Scientific facts are being used for political gain, should not be censored from public

February 14, 2017

Hannah Harvey

hharvey@uccs.edu

     “Burning one gallon of gasoline puts nearly 20 lbs of carbon dioxide into our atmosphere. #climate”

     An employee at the Badlands National Park tweeted this, along with three other factual statistics on climate change, on Jan. 25 after President Donald Trump instituted a media blackout at the Environmental Protection Agency.

     This tweet, and others like it, caused an outrage due to a new reviewing process implemented by the Trump administration on Jan. 26. According to the Associated Press, Trump’s administration wished to scrutinize data from EPA studies, putting the work on a “temporary hold” before it was released to the public.

     Doug Eriksen, communications director of Trump’s transition team for the EPA, said that the review process only applies to existing information on the EPA website. Eriksen also said that the hold would be lifted by Jan. 27.

     Whatever the case, it’s extremely problematic that the Trump administration would encourage reviews of scientific data. These reviews and threats to defund billions of dollars in grants from the EPA only contribute to stigmatize science in America.

     Not only do these policies harm the environment, they also put forth a harmful ideology of environmental and climate change denial.

     Denial of fact isn’t teaching the impressionable youth, including us, a good lesson about bias. Being unbiased with the facts, like those published in a scientific study, should not be tweaked to fit a political agenda.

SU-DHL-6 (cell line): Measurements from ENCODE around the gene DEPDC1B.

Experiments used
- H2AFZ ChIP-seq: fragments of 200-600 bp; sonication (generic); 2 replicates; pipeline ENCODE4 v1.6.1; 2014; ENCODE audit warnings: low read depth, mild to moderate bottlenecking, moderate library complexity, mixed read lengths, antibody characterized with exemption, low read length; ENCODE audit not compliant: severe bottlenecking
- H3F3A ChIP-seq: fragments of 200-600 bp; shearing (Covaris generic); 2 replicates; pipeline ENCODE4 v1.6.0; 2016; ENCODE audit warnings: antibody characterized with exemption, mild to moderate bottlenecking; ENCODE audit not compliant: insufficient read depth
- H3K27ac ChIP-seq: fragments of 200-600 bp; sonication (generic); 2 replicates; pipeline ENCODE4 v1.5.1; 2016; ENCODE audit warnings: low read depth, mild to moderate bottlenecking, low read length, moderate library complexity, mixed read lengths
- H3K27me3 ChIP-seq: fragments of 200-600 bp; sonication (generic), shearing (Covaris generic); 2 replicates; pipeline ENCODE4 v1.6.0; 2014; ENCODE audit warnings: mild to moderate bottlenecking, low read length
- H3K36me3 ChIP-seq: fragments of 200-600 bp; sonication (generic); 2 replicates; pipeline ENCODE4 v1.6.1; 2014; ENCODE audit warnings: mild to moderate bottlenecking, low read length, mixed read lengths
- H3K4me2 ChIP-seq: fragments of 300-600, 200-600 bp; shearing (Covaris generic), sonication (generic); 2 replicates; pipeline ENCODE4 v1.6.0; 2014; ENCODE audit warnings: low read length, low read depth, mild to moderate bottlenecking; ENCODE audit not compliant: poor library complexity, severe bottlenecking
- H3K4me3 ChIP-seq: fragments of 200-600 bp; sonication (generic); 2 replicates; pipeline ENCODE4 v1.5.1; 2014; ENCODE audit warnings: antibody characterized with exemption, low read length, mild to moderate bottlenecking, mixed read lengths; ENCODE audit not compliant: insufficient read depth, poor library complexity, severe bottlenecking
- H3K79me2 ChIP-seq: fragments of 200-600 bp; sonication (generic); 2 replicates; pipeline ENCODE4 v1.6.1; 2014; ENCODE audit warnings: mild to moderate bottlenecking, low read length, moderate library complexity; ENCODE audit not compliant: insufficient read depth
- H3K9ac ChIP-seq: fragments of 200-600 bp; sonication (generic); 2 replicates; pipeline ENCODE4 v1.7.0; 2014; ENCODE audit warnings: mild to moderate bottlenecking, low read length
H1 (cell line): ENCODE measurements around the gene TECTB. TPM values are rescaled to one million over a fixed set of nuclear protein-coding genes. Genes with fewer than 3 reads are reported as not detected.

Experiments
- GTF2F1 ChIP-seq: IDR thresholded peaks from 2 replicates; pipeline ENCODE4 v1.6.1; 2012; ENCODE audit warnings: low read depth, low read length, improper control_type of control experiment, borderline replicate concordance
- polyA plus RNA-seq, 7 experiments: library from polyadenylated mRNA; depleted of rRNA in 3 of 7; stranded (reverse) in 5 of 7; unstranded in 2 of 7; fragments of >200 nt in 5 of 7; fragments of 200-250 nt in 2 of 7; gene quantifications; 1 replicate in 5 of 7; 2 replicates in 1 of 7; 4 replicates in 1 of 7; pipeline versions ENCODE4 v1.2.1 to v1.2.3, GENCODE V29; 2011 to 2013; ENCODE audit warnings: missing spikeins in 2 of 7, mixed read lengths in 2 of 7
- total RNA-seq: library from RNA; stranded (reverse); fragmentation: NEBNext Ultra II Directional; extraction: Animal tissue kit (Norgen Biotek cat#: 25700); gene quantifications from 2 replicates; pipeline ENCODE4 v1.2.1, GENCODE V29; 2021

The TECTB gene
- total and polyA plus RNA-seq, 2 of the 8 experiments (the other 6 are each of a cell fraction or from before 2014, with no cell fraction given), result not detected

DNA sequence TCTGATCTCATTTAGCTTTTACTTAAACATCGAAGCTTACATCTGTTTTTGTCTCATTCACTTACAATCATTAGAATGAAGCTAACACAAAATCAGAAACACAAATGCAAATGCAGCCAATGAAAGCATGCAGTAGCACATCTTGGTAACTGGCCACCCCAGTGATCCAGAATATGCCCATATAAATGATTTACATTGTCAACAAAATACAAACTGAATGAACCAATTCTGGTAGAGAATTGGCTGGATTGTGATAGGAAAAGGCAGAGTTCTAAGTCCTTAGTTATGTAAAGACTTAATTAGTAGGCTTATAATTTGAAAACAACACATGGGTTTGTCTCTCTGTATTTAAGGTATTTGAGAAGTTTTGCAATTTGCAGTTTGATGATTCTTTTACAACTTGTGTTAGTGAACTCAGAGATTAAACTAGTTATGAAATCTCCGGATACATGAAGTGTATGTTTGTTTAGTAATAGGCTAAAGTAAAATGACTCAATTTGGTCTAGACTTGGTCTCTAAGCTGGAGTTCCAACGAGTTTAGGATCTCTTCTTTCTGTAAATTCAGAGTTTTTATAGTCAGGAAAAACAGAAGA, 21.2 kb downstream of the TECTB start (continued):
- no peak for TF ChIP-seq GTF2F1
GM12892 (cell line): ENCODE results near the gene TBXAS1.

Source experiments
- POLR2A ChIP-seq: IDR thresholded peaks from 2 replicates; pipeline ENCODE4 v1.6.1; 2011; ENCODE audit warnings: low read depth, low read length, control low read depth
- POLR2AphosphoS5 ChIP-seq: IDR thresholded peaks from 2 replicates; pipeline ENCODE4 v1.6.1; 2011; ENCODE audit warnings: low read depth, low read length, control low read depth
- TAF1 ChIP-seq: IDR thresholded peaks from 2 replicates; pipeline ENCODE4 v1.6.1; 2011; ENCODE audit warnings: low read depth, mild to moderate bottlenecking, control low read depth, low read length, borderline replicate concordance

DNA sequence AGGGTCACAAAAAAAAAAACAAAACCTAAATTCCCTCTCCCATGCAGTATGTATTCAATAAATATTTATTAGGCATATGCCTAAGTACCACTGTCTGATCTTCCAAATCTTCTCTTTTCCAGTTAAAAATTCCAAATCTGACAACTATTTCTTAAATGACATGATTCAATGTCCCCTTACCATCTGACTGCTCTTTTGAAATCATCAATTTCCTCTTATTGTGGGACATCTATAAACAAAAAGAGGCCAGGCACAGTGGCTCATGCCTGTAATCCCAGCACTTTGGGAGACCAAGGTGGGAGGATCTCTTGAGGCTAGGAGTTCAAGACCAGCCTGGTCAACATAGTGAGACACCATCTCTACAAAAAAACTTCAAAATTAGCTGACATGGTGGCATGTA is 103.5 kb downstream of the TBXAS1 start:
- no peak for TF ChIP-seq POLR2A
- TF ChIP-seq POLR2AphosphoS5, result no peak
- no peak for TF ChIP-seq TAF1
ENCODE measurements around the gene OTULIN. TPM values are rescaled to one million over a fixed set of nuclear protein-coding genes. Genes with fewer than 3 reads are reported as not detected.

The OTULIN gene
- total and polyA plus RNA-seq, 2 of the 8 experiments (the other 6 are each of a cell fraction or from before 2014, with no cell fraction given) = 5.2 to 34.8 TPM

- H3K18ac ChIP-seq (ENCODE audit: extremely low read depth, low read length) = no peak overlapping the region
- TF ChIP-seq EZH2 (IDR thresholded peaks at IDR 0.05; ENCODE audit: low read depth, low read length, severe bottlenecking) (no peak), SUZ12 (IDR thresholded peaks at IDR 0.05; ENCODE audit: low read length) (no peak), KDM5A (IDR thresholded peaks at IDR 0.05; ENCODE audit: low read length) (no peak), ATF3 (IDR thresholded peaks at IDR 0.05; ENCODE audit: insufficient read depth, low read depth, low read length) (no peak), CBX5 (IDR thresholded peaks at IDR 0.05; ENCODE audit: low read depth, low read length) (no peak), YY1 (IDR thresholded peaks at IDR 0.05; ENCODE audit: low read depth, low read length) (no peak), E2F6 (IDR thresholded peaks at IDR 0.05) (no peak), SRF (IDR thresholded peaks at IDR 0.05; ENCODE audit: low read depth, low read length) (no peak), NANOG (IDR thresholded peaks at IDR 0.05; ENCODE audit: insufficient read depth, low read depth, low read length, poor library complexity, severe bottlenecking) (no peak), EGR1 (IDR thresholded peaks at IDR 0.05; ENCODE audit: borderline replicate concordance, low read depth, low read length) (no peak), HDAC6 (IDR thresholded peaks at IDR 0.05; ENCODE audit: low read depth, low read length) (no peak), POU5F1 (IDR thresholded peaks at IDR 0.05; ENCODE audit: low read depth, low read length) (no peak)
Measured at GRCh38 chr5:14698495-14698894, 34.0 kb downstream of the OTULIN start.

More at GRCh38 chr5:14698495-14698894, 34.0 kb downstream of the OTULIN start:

According to a 2016 Bloomberg BNA article, stopping agencies like the EPA would “create unbridled chaos for communities, states and regulated entities.”

     This “chaos” involves regulatory uncertainty, meaning that business investments may be impacted by these agencies and their mandates be cut.

     States would have to step in to fill these cuts, according to the Bloomberg BNA article.

     While it’s unlikely that agencies like the EPA and the National Parks Service will be cut completely, the harmful rhetoric spoken by Trump and other climate-change deniers lends its support to cutting these agencies and the jobs that are involved with them.

     Many students are in school studying how to combat the issues of climate change and how we can make our society cleaner and more sustainable.

     By threatening to defund these agencies and denying that environmental problems exist, you’re taking away the chance for us to fix the damage that has been done.

     Censoring information, which could impact our health as a nation, only contributes to ignorance of hotly debated topics, like GMOs and climate change.

     Applying our hard-learned logic and critical thinking skills from our math classes is more important now than it has been in a while. Think about the way that denial has been presented, and defend it.

     You’ve heard it over and over: as students, we must not accept facts blindly.

     Young students and the general public alike will fail to develop skills of looking at situations and studies that should be logical.

     We must think about the example that the administration sets with threats to make the information that should be public a political affair.

     We cannot be biased about scientific fact. We cannot censor the studies that contribute to our overall health. We must let the facts go free.